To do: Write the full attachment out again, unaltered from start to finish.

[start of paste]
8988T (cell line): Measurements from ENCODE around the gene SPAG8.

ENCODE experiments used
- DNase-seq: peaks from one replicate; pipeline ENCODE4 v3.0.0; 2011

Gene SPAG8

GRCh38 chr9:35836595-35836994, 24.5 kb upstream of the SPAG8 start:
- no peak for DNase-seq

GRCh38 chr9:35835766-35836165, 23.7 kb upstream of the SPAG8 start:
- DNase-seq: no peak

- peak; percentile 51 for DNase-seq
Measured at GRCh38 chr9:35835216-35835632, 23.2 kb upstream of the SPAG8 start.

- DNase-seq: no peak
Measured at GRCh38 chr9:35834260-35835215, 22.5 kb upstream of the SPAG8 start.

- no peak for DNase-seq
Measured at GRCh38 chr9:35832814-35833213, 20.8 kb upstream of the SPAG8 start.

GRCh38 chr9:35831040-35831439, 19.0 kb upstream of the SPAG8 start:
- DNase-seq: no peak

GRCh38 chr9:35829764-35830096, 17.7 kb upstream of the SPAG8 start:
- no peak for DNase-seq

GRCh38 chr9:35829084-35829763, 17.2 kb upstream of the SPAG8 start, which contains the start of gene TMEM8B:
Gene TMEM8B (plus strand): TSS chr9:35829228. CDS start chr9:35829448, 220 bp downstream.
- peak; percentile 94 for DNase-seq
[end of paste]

8988T (cell line): Measurements from ENCODE around the gene SPAG8.

ENCODE experiments used
- DNase-seq: peaks from one replicate; pipeline ENCODE4 v3.0.0; 2011

Gene SPAG8

GRCh38 chr9:35836595-35836994, 24.5 kb upstream of the SPAG8 start:
- no peak for DNase-seq

GRCh38 chr9:35835766-35836165, 23.7 kb upstream of the SPAG8 start:
- DNase-seq: no peak

- peak; percentile 51 for DNase-seq
Measured at GRCh38 chr9:35835216-35835632, 23.2 kb upstream of the SPAG8 start.

- DNase-seq: no peak
Measured at GRCh38 chr9:35834260-35835215, 22.5 kb upstream of the SPAG8 start.

- no peak for DNase-seq
Measured at GRCh38 chr9:35832814-35833213, 20.8 kb upstream of the SPAG8 start.

GRCh38 chr9:35831040-35831439, 19.0 kb upstream of the SPAG8 start:
- DNase-seq: no peak

GRCh38 chr9:35829764-35830096, 17.7 kb upstream of the SPAG8 start:
- no peak for DNase-seq

GRCh38 chr9:35829084-35829763, 17.2 kb upstream of the SPAG8 start, which contains the start of gene TMEM8B:
Gene TMEM8B (plus strand): TSS chr9:35829228. CDS start chr9:35829448, 220 bp downstream.
- peak; percentile 94 for DNase-seq